The prevalence of cholelithiasis in SCD shows a high variation in different geographical regions of the world.[15],[16],[17] There is relatively lower prevalence reported in African studies compared to all the studies done in America and Europe. This wide variation is thought to be due to dietary and environmental factors; the different age groups studied; selection of distinct populations; inclusion of symptomatic patients and imaging modalities used in the various studies.[20],[22],[25]

Although the prevalence of cholelithiasis in males tended to be higher than that of females in the present study, there was no significant difference between them. This is in keeping with the reports of Agholor et al.[23] On the contrary, Darko et al.[13] in Ghana reported a significantly higher prevalence of cholelithiasis in males compared with that of females (male-to-female ratio of 12:1). The reason for this male preponderance of cholelithiasis in SCD is yet to be clearly elucidated, though Darko et al.[13] suggested a higher frequency of hemolytic crisis in males.

The majority of authors agree in reporting that cholelithiasis increases with age. In the present study, there was the increased number of cases of cholelithiasis in the older age group compared to the younger age group; 4.8% seen in the age group 10–19 years, and 14.9% seen in 20 years and above.

The present study did not find cholelithiasis among heterozygous (HbSC) SCD subjects. This is in keeping with the findings of Akinola et al.,[21] who did not report cholelithiasis among HbSC participants in their study. It also compares closely in pattern with the findings of Darko et al.[13] who noted a relatively lower prevalence of cholelithiasis among HbSC compared with HbSS participants. This pattern of having a higher prevalence in homozygous SCD participants compared with the heterozygous group is consistent with the report of this study. However, it is at variance with the report of Durosinmi et al.,[20] who reported a prevalence of 22.6% in HbSS and 33.3% in HbSC.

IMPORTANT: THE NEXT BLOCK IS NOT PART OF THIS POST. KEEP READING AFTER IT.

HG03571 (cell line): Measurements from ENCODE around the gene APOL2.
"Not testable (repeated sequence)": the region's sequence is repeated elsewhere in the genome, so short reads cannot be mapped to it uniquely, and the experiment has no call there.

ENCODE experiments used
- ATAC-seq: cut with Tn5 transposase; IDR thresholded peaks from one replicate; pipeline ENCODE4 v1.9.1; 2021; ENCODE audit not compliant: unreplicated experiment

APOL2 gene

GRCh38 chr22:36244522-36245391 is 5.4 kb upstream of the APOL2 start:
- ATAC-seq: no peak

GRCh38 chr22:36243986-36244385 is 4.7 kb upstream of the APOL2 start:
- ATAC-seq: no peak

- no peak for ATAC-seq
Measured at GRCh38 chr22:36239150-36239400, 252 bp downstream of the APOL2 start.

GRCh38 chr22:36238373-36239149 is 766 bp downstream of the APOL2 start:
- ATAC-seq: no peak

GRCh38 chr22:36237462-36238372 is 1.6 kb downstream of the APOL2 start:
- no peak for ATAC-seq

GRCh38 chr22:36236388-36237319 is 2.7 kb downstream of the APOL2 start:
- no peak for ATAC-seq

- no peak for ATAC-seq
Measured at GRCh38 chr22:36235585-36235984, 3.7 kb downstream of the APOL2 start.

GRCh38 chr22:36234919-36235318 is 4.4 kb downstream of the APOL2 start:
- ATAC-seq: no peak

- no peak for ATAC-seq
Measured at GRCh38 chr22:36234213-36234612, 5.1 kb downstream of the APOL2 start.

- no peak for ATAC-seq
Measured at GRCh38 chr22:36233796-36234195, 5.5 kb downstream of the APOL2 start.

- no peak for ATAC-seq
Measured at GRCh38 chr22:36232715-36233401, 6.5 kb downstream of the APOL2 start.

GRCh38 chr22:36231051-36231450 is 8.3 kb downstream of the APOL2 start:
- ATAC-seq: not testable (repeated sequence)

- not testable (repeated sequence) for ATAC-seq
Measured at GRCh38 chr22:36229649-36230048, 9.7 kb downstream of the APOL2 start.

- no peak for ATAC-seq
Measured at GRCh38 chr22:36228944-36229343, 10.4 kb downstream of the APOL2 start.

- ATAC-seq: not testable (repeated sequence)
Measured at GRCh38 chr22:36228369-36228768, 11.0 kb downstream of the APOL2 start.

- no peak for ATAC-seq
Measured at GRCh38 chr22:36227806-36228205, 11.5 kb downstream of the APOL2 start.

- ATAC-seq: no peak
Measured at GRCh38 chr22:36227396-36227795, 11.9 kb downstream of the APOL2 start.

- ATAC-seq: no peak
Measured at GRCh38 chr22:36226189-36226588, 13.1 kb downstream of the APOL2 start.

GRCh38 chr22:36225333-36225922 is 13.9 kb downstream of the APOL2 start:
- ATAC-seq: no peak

In the present study, 21.4% of the 10.8% cases of cholelithiasis in SCD had stone impacted and shrunken GB with WES sign. The sign suggests either a large gallstone or multiple small gallstones filling the lumen of a contracted or incompletely visualized GB.[19],[30] The GBs of these participants were not visualized apart from the WES sign, which was seen in the GB bed. None of the reviewed authors documented the WES sign in SCD. However, Nzeh et al.[29] reported a 1.2% prevalence of nonvisualized GB in 1989. They did not elucidate if those cases of nonvisualized GBs were as a result of cholelithiasis, shrunken GB, or congenital GB malformation. Recognizing the WES sign helps to avoid misinterpretation of a stone-filled GB as a loop of bowel. This sign is diagnostic of cholelithiasis, but it is also suggestive of acute or chronic cholecystitis.[19],[28] However, this must be correlated with clinical history to make a confident diagnosis of acute or chronic cholecystitis. Sometimes, instead of detecting two parallel curvilinear echogenic lines with distal shadow, one may see only a single echogenic line casting a shadow. In some patients, this is due to calcification within the GB wall (i.e. porcelain GB); in others, it may relate to poor axial resolution of the transducer.[19],[28]

This study did not document GB sludge in the participants. On the contrary, Nzeh et al.[29] and Ma'aji et al.[26] reported GB sludge prevalence of 7.5% and 2.8%, respectively. This difference could be due to the fact that all the participants in this study were in a steady-state. GB sludge is commonly associated with prolonged fasting, total parenteral nutrition, pregnancy, SCD, sepsis, and treatment with ceftriaxone.[24] The natural history of GB sludge is variable; it may resolve spontaneously or may progress to gallstone development.[24]


  Conclusion Top


  1. The prevalence of cholelithiasis in SCD in South-east Nigeria is 10.8%, whereas the prevalence of cholelithiasis in the control population is 3.1%
  2. Cholelithiasis is more likely to occur in SCDs than in the healthy control group.


Financial support and sponsorship

Nil.

Conflicts of interest

There are no conflicts of interest.



 
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  [Table 1], [Table 2], [Table 3], [Table 4]